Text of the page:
Lisa Copeland on Industry Trends, Dealer’s Pain Points, and Fiat Leaving the U.S. Market

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On today’s show, we welcome back Lisa Copeland, founder of Lisa Copeland Global and CEO of Cars Her Way. Lisa always has great insight and industry knowledge to share with us, and in this segment, Lisa and Jim discuss the Hustle and Grind Conference, Fiat, and industry headwinds and tailwinds.

Lisa CopelandVIDEO TRANSCRIPT: 

Jim Fitzpatrick: Hello, everyone. I’m Jim Fitzpatrick. Thank you so much for joining us on another edition of CBT News. On today’s show, we welcome back the one and only Lisa Copeland, who is the founder of Cars Her Way. Lisa has all this great insight and industry knowledge to share with us. So glad to have you back, Lisa.

Lisa Copeland: Well, thanks for having me back. It’s always a pleasure.

Jim Fitzpatrick: Sure. And now we can add to the title that we just spoke about, radio show host. Talk to us about that.

Lisa Copeland: Oh, I’m very excited. I’ve done a deal with iHeartRadio. And I met with the team, and they came to me and they said, “Lisa, it’s like you’re the only person on planet earth,” literally that was the words, “that is out there advocating for female consumers, but also a friend of the dealers,” as a former automotive dealer. And so we are launching the show in Houston, Texas, iHeartRadio. It’s a call-in radio show for women. It’s called Cars Her Way, but I know that the men will call in. There’s just such a mystery and a shroud around the automotive industry. And so I really want to be a great consumer advocate, but I’m also an advocate for the dealers.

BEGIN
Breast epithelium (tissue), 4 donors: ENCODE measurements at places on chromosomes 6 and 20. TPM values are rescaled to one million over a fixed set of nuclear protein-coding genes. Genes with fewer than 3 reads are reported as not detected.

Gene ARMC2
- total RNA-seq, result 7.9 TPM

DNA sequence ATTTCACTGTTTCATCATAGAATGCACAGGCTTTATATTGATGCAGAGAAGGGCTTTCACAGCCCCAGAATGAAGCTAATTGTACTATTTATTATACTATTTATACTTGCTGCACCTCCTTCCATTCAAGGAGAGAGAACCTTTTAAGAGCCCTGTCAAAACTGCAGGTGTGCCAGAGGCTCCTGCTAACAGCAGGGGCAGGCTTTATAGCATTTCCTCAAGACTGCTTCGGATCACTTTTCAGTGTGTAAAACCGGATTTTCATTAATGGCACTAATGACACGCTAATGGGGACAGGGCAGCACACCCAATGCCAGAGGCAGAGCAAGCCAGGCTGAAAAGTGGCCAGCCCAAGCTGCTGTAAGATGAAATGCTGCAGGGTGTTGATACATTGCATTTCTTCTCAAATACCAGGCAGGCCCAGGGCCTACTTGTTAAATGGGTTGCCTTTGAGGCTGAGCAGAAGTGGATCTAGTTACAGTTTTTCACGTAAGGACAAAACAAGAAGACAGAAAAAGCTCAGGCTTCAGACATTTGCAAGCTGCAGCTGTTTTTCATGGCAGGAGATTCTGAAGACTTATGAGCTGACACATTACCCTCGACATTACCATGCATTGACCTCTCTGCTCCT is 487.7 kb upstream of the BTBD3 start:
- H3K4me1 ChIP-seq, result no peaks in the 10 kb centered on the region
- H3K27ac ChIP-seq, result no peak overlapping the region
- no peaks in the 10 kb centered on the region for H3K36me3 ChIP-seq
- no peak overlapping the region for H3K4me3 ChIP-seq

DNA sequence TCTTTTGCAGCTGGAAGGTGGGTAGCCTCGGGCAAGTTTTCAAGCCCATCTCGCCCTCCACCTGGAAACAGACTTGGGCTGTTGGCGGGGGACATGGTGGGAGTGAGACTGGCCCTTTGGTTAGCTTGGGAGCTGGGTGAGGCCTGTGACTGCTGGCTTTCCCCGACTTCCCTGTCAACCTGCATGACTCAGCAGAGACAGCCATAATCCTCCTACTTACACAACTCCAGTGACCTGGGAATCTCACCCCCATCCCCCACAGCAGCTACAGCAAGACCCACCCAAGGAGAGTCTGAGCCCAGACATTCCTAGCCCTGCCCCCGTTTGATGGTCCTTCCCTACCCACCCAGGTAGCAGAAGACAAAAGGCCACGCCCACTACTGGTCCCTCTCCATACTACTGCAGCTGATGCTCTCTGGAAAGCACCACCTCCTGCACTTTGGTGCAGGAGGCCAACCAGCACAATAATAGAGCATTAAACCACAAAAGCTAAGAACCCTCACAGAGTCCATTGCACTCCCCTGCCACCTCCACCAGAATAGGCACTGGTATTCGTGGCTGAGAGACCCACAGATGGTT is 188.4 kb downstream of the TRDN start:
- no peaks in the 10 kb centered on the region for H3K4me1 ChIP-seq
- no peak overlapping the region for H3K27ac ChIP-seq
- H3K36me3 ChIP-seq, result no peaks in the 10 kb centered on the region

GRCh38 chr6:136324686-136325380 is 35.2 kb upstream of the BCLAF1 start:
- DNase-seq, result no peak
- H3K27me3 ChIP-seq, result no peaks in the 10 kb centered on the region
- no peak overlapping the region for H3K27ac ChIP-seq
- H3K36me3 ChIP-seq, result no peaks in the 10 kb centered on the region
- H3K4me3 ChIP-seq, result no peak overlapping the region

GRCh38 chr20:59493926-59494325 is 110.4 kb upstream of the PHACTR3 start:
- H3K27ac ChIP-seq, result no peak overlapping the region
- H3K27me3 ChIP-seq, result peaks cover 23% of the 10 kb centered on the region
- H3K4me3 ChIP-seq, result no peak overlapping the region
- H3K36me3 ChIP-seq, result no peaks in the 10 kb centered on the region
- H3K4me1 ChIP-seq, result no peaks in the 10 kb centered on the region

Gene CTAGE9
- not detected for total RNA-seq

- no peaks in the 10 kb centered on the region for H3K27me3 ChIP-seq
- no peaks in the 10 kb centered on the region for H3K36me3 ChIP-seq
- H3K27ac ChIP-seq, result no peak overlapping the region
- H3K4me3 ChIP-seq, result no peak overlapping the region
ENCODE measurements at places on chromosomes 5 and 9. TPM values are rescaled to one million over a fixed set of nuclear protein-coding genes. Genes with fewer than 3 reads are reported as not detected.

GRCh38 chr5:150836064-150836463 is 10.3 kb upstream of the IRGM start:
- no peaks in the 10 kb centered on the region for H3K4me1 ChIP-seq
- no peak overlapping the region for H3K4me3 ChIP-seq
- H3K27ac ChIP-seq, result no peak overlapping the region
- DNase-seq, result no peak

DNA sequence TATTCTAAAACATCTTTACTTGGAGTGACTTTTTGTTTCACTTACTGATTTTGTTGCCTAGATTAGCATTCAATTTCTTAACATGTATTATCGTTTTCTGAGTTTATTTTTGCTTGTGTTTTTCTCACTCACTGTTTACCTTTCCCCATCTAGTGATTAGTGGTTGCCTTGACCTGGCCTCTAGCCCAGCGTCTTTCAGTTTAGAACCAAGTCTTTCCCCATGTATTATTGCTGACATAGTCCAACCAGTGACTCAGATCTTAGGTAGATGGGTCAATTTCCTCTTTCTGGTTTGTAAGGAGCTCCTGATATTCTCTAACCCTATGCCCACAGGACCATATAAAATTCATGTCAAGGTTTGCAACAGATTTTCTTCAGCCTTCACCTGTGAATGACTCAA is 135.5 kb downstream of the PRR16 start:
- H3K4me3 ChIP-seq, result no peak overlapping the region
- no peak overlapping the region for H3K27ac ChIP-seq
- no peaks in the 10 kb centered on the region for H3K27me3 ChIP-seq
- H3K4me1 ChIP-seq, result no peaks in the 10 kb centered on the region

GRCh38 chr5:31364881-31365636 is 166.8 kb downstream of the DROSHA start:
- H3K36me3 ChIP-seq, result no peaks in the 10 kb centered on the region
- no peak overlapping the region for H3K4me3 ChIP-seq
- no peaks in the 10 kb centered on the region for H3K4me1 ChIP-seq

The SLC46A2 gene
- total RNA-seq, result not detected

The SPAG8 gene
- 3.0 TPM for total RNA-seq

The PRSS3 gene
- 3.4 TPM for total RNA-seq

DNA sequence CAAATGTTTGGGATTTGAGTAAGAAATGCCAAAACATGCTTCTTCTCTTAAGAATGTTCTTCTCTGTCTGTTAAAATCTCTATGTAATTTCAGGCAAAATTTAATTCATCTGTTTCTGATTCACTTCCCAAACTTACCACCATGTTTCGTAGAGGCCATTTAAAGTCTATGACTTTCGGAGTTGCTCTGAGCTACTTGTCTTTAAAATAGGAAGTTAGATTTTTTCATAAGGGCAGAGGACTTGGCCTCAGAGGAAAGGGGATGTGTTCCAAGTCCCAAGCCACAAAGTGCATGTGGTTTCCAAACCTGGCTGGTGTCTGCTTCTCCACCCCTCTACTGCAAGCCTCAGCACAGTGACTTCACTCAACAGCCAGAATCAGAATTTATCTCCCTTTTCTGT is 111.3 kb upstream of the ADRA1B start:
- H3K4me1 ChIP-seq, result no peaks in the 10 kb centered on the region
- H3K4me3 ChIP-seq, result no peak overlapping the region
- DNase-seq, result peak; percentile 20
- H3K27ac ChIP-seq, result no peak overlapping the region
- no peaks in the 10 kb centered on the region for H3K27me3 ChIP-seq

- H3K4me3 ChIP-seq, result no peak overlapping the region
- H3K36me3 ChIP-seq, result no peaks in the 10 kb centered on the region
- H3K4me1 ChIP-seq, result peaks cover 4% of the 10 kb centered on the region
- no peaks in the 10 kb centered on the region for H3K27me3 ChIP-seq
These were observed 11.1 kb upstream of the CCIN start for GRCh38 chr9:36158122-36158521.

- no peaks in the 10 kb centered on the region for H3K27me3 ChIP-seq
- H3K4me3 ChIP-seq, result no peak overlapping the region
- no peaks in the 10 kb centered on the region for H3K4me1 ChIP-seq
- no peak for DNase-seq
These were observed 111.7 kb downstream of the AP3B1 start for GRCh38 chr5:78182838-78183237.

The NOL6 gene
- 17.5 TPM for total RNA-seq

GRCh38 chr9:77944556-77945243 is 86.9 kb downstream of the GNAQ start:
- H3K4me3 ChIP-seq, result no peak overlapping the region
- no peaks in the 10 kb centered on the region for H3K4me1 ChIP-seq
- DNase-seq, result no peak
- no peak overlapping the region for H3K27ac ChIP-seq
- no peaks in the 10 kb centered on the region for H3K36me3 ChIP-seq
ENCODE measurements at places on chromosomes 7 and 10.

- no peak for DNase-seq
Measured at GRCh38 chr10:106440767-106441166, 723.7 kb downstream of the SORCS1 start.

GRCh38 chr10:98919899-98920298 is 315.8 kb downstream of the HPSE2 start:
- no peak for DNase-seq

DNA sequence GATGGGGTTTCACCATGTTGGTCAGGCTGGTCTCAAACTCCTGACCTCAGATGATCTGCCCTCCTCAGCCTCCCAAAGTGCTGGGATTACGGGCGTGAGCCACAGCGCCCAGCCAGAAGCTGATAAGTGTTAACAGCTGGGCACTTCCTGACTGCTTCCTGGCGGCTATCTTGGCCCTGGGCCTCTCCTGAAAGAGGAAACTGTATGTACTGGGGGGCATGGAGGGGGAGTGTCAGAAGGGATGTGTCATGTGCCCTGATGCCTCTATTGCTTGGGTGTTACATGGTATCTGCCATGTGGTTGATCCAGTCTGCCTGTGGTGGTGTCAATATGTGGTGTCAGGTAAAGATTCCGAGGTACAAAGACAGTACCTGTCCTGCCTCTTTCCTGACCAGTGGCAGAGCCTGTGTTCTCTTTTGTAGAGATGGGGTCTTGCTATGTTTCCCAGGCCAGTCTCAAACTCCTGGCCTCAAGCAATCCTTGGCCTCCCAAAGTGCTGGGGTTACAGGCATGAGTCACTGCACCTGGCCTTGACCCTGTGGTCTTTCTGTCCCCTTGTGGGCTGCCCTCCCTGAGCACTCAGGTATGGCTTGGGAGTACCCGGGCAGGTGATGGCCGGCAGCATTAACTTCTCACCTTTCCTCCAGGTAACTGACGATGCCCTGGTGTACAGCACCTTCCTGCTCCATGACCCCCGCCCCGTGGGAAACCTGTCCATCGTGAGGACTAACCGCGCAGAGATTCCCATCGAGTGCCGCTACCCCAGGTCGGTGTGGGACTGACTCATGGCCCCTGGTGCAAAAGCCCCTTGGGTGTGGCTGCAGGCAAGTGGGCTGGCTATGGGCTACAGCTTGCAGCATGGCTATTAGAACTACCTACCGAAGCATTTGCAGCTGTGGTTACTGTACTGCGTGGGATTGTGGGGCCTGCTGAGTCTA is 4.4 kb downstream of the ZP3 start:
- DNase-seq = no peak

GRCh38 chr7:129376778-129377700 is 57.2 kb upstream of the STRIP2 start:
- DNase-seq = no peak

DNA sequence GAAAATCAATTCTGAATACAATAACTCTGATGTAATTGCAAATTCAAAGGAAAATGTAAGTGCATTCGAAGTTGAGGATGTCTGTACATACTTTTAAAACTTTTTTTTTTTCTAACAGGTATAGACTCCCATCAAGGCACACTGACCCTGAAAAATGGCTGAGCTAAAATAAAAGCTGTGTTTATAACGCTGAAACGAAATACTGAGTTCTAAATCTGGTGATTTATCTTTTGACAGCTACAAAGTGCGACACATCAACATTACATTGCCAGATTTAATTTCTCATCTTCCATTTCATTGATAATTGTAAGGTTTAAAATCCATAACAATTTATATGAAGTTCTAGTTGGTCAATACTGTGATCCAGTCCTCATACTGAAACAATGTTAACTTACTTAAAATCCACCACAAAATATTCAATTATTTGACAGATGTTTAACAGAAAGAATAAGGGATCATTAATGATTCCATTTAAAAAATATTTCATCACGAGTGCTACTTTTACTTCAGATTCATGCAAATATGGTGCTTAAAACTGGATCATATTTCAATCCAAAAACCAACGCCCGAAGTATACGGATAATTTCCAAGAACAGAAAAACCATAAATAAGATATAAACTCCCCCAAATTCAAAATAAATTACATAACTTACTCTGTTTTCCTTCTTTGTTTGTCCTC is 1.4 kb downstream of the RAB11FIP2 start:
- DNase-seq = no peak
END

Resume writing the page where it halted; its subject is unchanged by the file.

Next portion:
So hopefully I can be that middle person live on 7:40 AM in Houston, Texas, 7:40 AM, the radio station. It’s the number one news station in Houston. But iHeart and myself, we just both felt like there was a need for that, where people can come and they can get an answer, or answers to their questions from me. I don’t have any skin in the game. I’m no longer a car dealer, but I sure have a lot of knowledge.

Jim Fitzpatrick: Right, right. And the call letters are KTRH? And that’s in Houston?

Lisa Copeland: KTRH. Yes. 7:40 AM News Radio, Houston, TX.

Jim Fitzpatrick: Okay. Fantastic. And I’m sure with iHeartRadio, you can probably listen to that anywhere. Right? Pretty much from their-

Lisa Copeland: Yes. They’re also turning it into a podcast, and they’re going to be streaming, and it will be going out on Facebook live from iHeart and from Cars Her Way, and then also some of our sponsors, which are several dealers down in Houston. So if you’re in Houston, Texas, Sundays, 11:00 AM to 12:00 PM Central Standard Time, and we go live June 2nd.

Jim Fitzpatrick: Well, congratulations to you.

Lisa Copeland: Yeah.

Jim Fitzpatrick: That is awesome.

Lisa Copeland: Thank you. Thank you.

Jim Fitzpatrick: You’ll have to come back on the show and talk to us about how that’s going after you’ve launched.

Lisa Copeland: Oh, yeah.

Jim Fitzpatrick: So talk to us about what you’ve been doing most recently. I know that you spoke at the Hustle and Grind Conference. I think it was in Miami.

Lisa Copeland: It was in Orlando.

Jim Fitzpatrick: Orlando. Okay.

Lisa Copeland: Yes. And I want to give a big shout out to Glenn Lundy, Dave Benson, Shawn Hays. They’ve done such a great job of empowering the sales community within the automotive industry. And it was absolutely … It’s one of my absolute favorite conferences to attend and to speak at every single year. So many times these conferences, Jim, you’ve got NADA, and you’ve got some of these bigger conferences, and they’re really geared toward general managers.